Ombudsman upholds per cent of complaints as ranks of the dissatisfied swell, reports Rebecca Attwood.
Complaints by students against their universities have increased sharply, newly released figures show, and more than a quarter are justified.
The number of eligible complaints handled by the Office of the Independent Adjudicator (OIA) rose by 44 per cent last year - reaching 465 compared with 322 in 2005.
The rise can be partly explained by increased awareness of the OIA and a time lag in processing complaints at the end of 2005.
But according to Sally Hunt, general secretary of the University and College Union, the shift towards a market in higher education is bringing about a consumer culture in universities.
"If students are unhappy with the service being provided, they are much more likely to seek redress," she said.
The National Union of Students said it was "deeply concerning" that universities were "obviously not dealing with complaints adequately themselves".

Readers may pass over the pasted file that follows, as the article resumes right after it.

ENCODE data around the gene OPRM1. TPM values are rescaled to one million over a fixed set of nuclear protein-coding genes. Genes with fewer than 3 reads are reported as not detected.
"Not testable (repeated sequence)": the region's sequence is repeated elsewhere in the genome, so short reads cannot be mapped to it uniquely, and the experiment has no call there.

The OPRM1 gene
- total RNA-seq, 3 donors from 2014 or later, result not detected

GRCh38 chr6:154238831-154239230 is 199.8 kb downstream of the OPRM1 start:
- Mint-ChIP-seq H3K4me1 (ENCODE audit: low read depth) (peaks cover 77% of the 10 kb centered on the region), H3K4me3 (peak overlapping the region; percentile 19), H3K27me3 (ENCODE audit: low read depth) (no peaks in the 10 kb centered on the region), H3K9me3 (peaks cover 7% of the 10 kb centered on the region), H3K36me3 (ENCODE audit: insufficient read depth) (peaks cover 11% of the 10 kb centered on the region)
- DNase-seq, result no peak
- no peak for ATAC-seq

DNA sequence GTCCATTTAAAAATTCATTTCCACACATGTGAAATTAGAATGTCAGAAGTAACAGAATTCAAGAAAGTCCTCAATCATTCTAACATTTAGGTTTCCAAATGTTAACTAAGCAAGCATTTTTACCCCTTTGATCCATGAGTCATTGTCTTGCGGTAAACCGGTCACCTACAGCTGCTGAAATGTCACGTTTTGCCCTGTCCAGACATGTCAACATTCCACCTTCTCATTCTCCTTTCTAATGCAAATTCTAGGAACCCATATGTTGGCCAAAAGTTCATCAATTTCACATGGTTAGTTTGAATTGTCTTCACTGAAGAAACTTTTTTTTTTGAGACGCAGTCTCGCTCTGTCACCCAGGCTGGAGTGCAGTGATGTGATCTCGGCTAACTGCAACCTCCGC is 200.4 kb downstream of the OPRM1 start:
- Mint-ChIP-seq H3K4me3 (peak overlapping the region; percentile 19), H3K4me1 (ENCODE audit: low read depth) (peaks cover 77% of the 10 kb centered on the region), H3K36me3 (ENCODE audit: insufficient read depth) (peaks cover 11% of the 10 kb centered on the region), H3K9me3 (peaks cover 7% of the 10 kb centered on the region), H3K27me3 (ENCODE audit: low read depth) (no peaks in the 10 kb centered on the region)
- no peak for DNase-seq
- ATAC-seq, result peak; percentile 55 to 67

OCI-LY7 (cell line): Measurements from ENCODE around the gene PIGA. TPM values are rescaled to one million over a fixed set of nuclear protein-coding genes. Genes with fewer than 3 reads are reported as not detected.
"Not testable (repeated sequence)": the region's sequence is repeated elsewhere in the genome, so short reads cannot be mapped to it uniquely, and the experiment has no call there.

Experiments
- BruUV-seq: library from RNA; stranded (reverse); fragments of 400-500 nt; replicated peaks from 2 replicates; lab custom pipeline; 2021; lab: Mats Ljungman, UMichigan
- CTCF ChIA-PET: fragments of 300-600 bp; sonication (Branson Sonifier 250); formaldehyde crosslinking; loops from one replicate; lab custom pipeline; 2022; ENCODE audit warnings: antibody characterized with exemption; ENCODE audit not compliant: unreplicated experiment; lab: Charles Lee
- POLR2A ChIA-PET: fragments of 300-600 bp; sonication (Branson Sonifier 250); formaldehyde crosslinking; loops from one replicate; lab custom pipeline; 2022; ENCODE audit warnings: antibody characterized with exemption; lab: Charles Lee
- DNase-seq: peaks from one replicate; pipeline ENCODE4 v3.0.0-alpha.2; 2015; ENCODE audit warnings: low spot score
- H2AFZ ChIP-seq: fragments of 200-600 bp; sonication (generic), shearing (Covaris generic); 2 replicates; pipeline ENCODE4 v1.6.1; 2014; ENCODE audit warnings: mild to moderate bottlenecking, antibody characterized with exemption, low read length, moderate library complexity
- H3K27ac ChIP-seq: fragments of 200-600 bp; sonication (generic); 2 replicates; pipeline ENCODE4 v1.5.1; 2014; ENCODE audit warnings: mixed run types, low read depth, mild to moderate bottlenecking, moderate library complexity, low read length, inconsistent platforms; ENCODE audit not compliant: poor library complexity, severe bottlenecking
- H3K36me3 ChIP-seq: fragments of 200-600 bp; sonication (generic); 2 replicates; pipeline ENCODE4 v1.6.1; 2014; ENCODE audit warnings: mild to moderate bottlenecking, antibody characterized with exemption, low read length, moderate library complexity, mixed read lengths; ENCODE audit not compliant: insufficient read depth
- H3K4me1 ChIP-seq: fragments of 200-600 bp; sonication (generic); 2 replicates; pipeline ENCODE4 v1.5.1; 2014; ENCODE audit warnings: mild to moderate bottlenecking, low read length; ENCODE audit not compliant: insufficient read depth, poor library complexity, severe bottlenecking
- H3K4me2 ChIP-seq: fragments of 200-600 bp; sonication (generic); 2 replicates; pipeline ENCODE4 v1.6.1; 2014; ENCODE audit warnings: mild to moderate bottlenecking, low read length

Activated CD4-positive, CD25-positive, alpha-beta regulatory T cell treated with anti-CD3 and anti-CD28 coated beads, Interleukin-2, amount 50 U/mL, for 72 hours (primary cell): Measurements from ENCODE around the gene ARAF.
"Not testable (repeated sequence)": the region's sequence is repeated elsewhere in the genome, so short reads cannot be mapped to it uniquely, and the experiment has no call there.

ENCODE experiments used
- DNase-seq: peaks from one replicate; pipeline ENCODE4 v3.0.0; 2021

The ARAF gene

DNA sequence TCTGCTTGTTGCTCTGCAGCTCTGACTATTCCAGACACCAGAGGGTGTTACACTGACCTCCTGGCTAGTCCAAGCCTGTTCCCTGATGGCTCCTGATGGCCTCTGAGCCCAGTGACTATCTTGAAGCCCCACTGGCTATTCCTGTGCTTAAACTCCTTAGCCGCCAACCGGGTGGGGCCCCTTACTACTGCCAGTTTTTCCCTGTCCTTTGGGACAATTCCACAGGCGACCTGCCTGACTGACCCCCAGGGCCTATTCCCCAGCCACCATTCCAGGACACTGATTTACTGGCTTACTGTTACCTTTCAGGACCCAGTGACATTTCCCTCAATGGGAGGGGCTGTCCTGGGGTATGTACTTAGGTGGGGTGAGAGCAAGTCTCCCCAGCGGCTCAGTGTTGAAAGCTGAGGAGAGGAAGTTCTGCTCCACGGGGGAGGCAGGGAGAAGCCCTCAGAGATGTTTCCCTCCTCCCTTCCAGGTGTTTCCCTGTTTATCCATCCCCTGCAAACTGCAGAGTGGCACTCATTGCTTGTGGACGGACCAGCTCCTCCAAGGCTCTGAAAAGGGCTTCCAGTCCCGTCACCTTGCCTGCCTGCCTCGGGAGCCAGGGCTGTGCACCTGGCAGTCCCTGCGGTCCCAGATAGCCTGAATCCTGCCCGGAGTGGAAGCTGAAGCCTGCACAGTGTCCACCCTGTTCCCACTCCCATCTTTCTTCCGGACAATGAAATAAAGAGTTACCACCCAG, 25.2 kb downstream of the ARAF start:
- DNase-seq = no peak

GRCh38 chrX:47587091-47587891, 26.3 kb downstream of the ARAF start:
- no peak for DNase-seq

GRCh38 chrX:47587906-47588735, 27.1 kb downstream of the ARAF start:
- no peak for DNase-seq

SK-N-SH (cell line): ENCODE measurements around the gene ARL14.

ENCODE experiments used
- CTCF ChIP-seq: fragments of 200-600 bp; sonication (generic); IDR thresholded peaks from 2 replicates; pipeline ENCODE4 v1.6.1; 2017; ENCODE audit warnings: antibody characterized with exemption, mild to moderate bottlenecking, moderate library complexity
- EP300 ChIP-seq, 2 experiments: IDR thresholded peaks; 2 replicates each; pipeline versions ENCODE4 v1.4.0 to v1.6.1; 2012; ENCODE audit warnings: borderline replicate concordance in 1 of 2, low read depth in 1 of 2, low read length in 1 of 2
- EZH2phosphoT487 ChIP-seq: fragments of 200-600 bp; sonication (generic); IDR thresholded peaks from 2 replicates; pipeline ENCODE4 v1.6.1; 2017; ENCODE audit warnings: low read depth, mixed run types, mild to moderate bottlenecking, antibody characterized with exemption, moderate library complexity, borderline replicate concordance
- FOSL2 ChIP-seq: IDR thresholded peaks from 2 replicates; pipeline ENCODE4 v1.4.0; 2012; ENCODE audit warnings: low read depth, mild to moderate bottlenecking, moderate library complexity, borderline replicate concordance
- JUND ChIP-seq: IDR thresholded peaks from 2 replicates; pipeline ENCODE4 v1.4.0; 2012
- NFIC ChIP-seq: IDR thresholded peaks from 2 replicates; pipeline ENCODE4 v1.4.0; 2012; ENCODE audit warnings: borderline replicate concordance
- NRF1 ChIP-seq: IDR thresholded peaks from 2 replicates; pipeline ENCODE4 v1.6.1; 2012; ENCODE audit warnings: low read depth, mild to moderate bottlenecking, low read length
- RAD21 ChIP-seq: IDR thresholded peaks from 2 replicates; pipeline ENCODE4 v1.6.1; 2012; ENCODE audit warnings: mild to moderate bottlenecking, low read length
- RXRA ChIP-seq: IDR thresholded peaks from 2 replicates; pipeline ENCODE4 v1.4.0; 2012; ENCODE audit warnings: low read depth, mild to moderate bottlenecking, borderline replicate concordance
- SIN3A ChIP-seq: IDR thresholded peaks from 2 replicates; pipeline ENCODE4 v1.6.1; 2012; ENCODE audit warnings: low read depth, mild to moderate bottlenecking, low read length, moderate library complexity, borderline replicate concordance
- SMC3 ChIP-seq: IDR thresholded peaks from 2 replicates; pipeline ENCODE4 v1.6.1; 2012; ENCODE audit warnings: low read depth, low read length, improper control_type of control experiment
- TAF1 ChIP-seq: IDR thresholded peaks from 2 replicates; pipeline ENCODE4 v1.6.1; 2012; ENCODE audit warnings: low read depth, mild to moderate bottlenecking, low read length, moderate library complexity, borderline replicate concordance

"Students are clearly more vociferous than they used to be," said NUS vice president Wes Streeting.
The number of student applications to the OIA, which takes cases only after students have exhausted all internal university procedures, rose by 11 per cent, from 531 in 2005 to 588 in 2006.
A total of 381 cases were officially closed last year and more than a quarter of these, per cent, were found to be justified to some extent.
Compensation paid to students by universities ranged from £100 to as high as £4,500, awarded to a graduate who was given only 5 per cent of the tuition that had been promised.
Students studying subjects allied to medicine, business and administrative studies and law were the most likely to complain, while the fewest complaints came from veterinary and agriculture students.
Baroness Deech, the OIA's head, said that complaints had been rising steadily and it was too early to see what effect, if any, the new higher fees system introduced in September last year would have.
Universities UK said satisfaction levels were generally high among the UK's 2 million students.
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